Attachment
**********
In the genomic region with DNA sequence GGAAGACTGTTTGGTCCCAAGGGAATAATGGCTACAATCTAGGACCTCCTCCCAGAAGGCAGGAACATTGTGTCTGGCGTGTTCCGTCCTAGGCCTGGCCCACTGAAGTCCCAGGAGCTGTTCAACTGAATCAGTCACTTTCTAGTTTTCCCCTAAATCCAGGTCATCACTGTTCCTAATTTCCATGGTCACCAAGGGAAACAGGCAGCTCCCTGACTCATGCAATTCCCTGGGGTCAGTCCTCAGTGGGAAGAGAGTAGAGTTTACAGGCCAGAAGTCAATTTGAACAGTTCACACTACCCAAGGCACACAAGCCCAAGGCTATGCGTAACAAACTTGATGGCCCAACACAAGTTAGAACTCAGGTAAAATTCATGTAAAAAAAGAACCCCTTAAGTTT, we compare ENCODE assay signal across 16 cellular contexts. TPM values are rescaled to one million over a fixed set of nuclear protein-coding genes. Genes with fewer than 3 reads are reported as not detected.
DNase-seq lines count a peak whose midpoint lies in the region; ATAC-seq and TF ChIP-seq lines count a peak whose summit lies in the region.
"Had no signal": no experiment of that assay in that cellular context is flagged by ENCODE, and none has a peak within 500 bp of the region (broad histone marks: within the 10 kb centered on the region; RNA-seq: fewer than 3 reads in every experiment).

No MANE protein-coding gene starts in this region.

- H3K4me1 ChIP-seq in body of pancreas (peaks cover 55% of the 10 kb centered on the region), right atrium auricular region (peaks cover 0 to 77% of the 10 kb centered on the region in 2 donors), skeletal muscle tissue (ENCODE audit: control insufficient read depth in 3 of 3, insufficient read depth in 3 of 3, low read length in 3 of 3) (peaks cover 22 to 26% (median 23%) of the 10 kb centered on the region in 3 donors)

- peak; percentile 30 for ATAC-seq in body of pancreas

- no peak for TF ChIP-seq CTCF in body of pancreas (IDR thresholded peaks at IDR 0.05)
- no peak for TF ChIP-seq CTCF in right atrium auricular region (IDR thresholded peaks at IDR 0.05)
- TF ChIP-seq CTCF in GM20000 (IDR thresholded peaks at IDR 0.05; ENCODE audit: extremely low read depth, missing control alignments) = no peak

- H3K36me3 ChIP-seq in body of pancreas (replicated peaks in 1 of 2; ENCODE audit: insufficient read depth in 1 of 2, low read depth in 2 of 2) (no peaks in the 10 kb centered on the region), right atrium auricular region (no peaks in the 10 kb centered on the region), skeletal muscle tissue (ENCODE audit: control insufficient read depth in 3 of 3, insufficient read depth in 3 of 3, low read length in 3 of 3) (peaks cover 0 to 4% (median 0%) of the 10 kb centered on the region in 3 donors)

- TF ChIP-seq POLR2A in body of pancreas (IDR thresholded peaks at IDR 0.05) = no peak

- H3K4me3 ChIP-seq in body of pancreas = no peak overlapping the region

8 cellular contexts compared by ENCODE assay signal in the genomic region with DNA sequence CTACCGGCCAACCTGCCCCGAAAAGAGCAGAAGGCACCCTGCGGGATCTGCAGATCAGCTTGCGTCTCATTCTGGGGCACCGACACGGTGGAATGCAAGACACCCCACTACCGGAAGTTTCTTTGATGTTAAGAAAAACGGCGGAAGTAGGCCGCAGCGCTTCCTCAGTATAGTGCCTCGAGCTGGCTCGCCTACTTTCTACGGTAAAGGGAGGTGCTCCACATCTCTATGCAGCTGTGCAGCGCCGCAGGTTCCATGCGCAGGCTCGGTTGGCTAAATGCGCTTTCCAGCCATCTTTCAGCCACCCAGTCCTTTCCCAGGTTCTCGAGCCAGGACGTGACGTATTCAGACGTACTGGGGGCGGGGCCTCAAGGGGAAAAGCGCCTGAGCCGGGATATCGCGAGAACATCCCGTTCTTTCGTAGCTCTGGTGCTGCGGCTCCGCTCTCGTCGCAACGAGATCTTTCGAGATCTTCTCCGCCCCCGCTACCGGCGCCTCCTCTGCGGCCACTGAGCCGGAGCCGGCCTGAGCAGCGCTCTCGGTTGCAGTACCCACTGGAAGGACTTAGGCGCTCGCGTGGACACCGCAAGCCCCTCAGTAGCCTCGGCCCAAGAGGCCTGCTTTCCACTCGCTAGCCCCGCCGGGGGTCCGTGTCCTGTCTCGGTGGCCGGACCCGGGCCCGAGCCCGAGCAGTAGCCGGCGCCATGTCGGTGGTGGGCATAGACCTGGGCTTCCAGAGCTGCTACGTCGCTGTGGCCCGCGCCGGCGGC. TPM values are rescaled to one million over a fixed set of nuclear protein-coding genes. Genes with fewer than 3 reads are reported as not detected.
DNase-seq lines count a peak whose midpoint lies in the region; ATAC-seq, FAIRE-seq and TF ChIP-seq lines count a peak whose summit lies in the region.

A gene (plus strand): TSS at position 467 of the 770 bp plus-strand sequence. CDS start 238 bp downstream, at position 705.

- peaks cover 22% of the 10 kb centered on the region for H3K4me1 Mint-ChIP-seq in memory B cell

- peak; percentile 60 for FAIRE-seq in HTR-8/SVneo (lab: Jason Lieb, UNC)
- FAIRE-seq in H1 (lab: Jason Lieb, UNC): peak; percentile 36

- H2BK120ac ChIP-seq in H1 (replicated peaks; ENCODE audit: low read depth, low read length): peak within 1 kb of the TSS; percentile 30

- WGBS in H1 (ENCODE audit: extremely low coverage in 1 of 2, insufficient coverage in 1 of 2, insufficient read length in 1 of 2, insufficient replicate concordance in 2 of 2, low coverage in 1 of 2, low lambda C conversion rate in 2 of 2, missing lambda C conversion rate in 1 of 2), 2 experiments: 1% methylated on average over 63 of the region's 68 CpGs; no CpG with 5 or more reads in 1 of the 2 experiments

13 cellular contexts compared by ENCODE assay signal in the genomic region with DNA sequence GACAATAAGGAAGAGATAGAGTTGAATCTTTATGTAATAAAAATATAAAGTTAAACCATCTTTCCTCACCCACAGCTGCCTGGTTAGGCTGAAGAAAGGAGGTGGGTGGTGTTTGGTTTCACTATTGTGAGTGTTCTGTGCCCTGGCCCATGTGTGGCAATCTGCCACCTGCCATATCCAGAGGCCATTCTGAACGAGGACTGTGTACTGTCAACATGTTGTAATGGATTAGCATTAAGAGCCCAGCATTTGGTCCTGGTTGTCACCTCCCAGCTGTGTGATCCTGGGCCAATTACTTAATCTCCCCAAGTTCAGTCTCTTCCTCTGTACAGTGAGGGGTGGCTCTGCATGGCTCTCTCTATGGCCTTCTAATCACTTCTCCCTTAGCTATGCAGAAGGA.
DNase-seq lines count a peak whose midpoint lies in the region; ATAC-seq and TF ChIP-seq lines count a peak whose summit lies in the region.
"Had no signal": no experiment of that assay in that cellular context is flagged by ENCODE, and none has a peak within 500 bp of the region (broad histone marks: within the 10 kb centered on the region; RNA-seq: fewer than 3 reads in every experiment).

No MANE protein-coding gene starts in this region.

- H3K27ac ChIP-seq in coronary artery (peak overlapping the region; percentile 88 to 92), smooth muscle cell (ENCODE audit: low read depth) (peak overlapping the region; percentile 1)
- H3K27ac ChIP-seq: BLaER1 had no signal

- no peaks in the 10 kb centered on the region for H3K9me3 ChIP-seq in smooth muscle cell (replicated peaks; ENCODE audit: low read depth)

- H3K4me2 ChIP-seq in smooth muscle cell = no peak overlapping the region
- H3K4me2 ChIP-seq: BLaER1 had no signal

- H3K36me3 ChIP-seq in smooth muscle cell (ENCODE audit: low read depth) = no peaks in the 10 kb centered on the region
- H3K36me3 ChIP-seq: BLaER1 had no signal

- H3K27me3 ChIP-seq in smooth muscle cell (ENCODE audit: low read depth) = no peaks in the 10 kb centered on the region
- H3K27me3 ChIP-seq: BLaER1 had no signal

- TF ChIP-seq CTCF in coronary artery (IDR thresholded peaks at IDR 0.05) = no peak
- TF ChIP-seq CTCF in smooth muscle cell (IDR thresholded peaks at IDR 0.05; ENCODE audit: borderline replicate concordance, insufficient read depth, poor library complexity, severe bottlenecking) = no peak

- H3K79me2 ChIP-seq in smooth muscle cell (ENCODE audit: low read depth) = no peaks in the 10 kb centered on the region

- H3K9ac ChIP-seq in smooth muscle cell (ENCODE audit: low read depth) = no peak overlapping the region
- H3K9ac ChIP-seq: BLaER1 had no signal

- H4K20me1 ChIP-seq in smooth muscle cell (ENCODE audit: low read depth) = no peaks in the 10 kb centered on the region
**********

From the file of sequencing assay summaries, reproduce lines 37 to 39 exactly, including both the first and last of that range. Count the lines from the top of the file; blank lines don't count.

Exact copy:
- H3K9ac ChIP-seq in smooth muscle cell (ENCODE audit: low read depth) = no peak overlapping the region
- H3K9ac ChIP-seq: BLaER1 had no signal

- H4K20me1 ChIP-seq in smooth muscle cell (ENCODE audit: low read depth) = no peaks in the 10 kb centered on the region